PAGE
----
Children and Domestic Violence: Part 1 – Behind the Closed Doors


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Maria Karim

Maria Karim is an artist by degree and a teacher by profession. She taught art and design to teenagers for almost eight years before embarking upon her journey on the path of Allah. She has been studying the Deen for almost six years now and aspires to remain a student of knowledge for as long as she lives. She has been involved in various Dawah activities for quite some time now. She is the Managing Editor at Muslimaat Magazine, a digital magazine for Muslim women. Besides her personal blog, called My Journal, she regularly writes for the section Almost Adults on Gems of Islam. Her articles have been published in Aailaa Magazine, Muslim Matters and Suhaib Webb.

violenceA sudden, dreadful crying and screaming woke Zainab up. She laid on her bed, burying her face into the pillow, trying hard to block out the growing noise coming from the other room.

It had hardly been two hours since she had cried herself to sleep. Her tender heart started pounding against her chest at the thought of what would follow this pattern. It was the norm; after her father would come home, her mother would scream at him, he would yell back and then it would get worse until she, being the eldest child, would intervene, crying and begging her parents to stop the awful fight, the reason for which those little children could never understand.

Zainab had secretly prayed to Allah (swt) many times to take her back to Him. She somehow felt responsible for what was happening between her parents. Often she felt that even Allah (swt) was not happy with her, for her Duas were not being accepted. The only thing she ever wanted was to see her parents happy together. Whenever they were happy, she would hope the time would freeze, so she could preserve every bit of it. But unfortunately, the happy moments would not last for very long; a simple disagreement would turn into a heated argument leading towards a terrible dispute.

What really wounded her heart was when either of her parents held grudges against each other and complained to others about each other. Or when other people would gossip about her parents, while disregarding her presence, as she was a mere child, supposedly devoid of feelings or a sense of understanding. This infuriated her and she started to accumulate hatred and resentment within herself.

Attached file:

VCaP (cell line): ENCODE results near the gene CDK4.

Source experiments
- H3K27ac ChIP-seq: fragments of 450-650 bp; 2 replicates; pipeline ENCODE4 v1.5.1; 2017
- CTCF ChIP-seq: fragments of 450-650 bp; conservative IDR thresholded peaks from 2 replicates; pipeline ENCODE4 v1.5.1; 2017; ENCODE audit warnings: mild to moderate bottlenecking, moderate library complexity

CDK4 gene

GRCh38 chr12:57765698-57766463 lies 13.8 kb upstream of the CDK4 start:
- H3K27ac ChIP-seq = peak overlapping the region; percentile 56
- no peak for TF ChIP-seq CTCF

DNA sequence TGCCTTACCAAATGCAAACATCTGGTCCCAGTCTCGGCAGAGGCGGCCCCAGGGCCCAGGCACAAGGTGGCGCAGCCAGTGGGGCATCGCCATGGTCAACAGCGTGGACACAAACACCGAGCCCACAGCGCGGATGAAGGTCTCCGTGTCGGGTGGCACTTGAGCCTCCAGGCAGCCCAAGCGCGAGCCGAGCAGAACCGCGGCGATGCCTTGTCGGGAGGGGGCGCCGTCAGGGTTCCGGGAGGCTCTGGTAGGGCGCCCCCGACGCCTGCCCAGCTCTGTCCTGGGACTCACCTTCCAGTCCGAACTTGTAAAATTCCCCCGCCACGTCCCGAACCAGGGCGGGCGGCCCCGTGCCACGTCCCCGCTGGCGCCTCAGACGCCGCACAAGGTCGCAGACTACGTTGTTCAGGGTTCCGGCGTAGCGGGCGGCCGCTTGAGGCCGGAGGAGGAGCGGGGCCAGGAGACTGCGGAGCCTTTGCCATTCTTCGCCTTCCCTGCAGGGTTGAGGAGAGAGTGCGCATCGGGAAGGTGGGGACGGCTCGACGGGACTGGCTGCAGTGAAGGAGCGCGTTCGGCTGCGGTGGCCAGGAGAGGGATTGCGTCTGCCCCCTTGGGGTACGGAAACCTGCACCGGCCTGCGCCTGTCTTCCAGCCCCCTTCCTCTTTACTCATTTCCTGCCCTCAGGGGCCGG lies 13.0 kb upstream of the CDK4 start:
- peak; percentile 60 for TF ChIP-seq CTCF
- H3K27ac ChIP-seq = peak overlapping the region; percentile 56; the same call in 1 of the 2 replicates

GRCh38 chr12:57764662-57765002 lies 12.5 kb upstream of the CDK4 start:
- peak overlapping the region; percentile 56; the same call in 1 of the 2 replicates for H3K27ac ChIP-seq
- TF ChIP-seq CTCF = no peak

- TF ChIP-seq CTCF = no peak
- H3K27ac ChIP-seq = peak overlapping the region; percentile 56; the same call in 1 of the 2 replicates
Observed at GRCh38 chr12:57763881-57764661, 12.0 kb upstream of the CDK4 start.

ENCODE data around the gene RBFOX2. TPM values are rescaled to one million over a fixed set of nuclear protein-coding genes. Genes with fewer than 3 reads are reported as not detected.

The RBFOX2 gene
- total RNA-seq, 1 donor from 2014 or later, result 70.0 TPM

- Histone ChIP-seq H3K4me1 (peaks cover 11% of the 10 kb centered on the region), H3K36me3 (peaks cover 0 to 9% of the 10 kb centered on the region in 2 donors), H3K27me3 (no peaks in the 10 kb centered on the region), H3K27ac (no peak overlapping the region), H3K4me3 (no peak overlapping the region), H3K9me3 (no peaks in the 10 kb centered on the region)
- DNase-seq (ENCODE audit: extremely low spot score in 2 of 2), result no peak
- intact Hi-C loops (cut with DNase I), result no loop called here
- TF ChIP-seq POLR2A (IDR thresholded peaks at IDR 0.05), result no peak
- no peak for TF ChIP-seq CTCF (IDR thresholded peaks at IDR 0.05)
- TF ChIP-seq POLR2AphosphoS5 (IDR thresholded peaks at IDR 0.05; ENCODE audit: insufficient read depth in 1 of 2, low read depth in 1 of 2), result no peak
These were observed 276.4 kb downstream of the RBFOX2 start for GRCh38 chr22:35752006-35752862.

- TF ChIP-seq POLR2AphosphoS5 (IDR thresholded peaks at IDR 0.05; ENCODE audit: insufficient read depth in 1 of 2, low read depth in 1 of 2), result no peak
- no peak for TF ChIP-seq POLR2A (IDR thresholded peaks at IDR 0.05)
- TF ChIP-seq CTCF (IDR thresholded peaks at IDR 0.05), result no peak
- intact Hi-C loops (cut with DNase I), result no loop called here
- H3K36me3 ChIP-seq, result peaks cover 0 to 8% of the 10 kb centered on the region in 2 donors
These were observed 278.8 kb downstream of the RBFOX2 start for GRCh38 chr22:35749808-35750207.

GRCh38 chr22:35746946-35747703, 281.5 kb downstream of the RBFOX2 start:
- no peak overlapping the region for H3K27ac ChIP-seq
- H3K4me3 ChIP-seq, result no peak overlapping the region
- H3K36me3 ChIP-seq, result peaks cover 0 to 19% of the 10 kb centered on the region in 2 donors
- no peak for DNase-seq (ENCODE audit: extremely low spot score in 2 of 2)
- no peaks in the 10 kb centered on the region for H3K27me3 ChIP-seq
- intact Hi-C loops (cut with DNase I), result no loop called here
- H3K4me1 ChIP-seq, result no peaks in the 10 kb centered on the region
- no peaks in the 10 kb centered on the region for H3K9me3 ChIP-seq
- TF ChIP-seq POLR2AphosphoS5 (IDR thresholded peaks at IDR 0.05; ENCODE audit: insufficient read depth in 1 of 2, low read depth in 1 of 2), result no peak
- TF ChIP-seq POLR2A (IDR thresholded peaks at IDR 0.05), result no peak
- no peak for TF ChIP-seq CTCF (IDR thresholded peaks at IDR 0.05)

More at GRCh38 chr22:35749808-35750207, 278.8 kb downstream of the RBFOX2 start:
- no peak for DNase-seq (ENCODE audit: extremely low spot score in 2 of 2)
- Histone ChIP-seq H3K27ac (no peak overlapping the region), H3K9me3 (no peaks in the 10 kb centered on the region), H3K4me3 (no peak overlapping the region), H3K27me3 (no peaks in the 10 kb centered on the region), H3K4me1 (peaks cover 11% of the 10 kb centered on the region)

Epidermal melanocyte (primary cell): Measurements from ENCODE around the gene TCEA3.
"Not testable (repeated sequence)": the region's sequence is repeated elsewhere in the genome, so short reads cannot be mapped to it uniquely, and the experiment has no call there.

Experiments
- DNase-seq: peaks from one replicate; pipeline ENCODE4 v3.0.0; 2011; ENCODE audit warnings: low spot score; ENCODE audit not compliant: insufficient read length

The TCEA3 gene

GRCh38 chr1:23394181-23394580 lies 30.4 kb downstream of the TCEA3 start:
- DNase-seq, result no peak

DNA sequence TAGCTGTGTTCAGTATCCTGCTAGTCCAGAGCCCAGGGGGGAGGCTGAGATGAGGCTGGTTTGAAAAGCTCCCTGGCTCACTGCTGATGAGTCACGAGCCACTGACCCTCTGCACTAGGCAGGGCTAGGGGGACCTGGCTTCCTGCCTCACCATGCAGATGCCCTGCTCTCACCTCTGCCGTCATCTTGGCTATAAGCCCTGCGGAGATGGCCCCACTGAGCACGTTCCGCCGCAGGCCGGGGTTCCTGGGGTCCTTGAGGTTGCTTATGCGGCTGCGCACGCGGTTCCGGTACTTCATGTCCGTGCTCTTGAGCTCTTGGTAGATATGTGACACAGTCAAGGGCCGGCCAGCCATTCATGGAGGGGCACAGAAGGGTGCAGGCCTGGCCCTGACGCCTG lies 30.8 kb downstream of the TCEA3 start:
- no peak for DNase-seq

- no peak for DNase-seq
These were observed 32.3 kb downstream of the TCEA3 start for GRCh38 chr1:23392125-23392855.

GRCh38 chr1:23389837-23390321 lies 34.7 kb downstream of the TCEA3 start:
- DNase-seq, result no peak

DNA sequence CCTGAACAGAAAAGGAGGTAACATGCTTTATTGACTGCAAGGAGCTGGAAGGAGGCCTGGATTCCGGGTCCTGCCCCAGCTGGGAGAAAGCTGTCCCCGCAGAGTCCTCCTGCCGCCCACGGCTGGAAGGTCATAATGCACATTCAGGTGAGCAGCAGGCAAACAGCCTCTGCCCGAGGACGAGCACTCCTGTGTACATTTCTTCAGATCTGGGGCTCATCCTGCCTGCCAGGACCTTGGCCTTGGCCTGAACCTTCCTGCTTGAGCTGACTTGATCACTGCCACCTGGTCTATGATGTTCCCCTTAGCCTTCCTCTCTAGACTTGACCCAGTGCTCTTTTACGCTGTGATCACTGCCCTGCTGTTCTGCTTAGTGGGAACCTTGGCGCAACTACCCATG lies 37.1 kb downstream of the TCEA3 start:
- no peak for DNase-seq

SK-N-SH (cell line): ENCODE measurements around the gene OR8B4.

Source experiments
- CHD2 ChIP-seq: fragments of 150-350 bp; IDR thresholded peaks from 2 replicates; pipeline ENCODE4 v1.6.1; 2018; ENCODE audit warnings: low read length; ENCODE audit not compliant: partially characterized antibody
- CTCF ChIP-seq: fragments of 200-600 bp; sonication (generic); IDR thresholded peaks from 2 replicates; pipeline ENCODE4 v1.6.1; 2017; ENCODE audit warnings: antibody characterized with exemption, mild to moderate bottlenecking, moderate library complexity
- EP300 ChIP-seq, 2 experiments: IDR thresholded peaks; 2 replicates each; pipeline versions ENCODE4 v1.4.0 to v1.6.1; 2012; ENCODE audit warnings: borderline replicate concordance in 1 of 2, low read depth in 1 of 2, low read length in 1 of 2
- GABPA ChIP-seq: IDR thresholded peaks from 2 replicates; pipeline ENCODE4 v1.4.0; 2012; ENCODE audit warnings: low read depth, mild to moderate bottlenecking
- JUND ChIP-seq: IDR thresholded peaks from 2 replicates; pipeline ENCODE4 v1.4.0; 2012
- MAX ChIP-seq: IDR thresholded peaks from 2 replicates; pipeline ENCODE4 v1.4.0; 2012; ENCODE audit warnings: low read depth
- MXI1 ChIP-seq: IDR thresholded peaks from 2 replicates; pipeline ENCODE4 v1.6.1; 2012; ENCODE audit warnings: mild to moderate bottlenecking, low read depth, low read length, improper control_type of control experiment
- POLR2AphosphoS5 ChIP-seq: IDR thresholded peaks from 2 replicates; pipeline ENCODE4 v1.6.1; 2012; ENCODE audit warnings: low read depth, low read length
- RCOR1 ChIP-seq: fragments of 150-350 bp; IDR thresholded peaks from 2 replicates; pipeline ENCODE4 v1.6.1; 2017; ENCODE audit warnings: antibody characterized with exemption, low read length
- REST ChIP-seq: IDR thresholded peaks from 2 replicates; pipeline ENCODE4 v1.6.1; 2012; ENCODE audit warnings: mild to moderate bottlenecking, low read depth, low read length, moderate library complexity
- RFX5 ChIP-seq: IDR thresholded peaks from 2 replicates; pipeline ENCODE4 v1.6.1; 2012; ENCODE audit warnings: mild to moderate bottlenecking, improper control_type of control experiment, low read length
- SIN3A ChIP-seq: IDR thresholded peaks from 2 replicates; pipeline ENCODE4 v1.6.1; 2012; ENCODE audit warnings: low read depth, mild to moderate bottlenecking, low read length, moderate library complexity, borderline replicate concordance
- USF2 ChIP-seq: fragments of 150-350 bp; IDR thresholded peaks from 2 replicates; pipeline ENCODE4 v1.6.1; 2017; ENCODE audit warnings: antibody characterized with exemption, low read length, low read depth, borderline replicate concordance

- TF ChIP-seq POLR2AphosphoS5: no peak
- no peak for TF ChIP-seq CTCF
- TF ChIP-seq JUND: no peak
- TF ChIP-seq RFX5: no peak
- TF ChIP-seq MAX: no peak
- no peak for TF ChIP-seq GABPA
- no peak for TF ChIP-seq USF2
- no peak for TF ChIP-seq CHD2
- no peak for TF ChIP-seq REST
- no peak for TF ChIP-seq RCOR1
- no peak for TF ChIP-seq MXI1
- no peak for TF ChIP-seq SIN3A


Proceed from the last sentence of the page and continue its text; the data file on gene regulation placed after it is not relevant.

Her fear and anxiety grew, as she could overhear the increasingly enraged arguments coming from the other room. “Stop! Please, stop!” Zainab screamed in her mind, tightly clamping her hands around her throbbing head, which felt like it would burst. Despite being huddled up in a warm and soft quilt, she could feel her feet getting cold. Tears of anger, rage and distress were rolling down from the sides of her eyes, fading away in the darkness, while she lay there in the emptiness of her room hoping that the yelling from outside too would soon fade away.

Does this sound familiar? Have you, as a child, felt the way Zainab was feeling? Or even worse, could your children be going through what Zainab was experiencing? Catastrophically, the innocent victim of such a battle is always a child, who has no role to play in a conflict between adults, except to helplessly watch and get destroyed.

Whatever excuses parents might have to justify their perpetual conflicts, ill temper or regular tantrums, whether towards each other or directed towards their children as a result of being frustrated in a mutual relationship, such situations are completely unacceptable and unjustifiable.

Since they, as adults, have been given the responsibility of raising a human being, they are liable for and therefore must be mindful of not only the physical upbringing of their child but also the psychological development, including the spiritual growth and emotional enrichment of this little individual.

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